Poll: Two-thirds favor jailing haredi draft-dodgers

Study shows majority of public supports Lapid's demand for tougher sanctions against ultra-Orthodox shirkers.

May 28, 2013 14:44
1 minute read.
Haredi demonstration against IDF enlistment legislation in Jerusalem, May 16, 2013

Haredi demonstration against IDF enlistment legislation 370. (photo credit: Marc Israel Sellem/The Jerusalem Post)

Two days after the Peri Committee failed to agree on the language of legislation that would require universal conscription, a poll commissioned for Channel 99 on Tuesday indicates that two-thirds of the public would support imposing criminal charges against ultra-Orthodox youths who evade the draft.

The study, which was performed by Dr. Mina Tzemach of the Midgam polling research center, showed that 67 percent backs jail and prison sentences for haredim that refuse army service. On the other hand, 28 percent held the opposing view.

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According to the poll, 64 percent of the public supported extending the length of army service for students of the national-religious hesder yeshivas. These students are normally permitted to study Torah before they perform a shorter tour of duty than their secular counterparts. Just 29 percent disagreed with this view.

These figures appear to be good news for Yesh Atid chairman Yair Lapid who threatened Monday to withdraw his faction from Prime Minister Binyamin Netanyahu's coalition in the event that the Likud-led government fails to approve new legislation mandating conscription for the ultra-Orthodox.

Yesh Atid and Likud-Beytenu ministers failed to agree on final draft legislation for drafting haredi men into national service in a meeting of the Peri Committee which ended early Monday morning.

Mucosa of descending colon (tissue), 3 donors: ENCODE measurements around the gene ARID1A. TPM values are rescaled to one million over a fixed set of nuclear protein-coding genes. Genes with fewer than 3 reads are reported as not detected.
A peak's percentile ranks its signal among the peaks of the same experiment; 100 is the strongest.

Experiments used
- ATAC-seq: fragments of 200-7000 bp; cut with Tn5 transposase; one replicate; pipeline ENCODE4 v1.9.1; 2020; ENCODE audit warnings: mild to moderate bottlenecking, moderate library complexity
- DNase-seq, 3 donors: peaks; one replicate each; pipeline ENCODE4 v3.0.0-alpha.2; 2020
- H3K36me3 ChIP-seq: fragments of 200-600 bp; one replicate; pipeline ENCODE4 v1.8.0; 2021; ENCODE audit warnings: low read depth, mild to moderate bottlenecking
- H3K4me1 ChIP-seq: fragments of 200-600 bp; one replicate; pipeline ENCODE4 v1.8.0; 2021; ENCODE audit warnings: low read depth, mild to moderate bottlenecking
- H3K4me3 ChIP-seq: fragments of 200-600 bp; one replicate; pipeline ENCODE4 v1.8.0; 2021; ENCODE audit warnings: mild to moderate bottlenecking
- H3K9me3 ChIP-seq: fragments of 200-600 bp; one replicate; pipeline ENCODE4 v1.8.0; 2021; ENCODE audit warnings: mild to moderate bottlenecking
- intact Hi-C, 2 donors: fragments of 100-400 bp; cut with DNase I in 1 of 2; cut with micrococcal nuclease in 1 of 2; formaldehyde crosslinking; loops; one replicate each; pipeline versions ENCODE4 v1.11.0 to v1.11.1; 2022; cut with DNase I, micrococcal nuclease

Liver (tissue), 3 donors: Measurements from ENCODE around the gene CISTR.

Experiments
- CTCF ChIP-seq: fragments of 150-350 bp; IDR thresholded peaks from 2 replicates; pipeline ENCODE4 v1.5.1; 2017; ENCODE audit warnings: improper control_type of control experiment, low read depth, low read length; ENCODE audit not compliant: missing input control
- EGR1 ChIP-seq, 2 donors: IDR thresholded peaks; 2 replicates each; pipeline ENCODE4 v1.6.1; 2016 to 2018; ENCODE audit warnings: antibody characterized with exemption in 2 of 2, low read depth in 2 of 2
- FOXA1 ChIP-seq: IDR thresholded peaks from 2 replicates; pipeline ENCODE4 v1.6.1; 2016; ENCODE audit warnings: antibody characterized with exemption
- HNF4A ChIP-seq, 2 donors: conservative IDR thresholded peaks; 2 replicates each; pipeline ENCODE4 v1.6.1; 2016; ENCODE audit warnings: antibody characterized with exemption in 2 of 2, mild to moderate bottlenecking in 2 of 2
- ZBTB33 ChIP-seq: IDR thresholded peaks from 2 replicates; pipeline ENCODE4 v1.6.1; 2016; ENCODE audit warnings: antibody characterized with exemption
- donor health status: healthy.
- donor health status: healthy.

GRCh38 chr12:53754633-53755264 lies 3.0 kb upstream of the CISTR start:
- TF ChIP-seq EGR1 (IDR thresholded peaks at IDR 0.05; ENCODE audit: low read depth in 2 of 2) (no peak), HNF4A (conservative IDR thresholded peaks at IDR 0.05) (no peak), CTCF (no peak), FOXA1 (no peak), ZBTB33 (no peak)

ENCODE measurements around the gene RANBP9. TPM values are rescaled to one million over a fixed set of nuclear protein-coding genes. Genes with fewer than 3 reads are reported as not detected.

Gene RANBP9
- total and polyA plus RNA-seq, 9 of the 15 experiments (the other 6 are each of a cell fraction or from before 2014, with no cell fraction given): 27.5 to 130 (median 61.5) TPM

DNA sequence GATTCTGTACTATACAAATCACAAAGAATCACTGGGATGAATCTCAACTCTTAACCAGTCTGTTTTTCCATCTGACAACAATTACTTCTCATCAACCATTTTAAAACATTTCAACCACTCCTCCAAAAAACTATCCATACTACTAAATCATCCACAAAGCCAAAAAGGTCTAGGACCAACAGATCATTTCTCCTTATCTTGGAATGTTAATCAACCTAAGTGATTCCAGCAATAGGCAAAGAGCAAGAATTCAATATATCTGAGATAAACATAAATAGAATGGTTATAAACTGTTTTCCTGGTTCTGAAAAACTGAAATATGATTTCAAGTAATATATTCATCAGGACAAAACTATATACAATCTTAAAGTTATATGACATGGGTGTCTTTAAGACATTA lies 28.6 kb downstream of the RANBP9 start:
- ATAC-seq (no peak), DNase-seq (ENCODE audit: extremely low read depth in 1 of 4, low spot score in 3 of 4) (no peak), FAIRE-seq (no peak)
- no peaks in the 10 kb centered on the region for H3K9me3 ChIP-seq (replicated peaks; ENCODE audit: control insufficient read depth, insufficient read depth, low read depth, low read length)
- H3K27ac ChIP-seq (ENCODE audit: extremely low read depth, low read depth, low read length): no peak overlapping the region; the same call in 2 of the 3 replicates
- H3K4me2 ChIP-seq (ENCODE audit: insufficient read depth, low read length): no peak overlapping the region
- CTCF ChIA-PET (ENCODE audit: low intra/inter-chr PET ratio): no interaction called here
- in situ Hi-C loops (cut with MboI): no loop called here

Yesh Atid supports criminal sanctions for haredi draft-dodgers while Defense Minister Moshe Ya'alon of Likud opposes such sanctions.

"We won't sit in a government that doesn't pass [a bill requiring] an equal sharing of the national burden," said Lapid, who holds the position of finance minister. "There will be equality in the burden or this government will break apart."

Lapid told Yesh Atid deputies in the Knesset on Monday that the Likud was guilty of "hurting Zionism and the IDF" by objecting to criminal sanctions against those who failed to report for the draft. He called on Likud to "stop playing this game [which] prevents a historic injustice from being fixed."

Likud officials rejected Lapid's threats. They accused the finance minister of exploiting the issue in order to deflect attention away from public dissatisfaction with austerity measures in the state budget.

Gil Hoffman and Lahav Harkov contributed to this report

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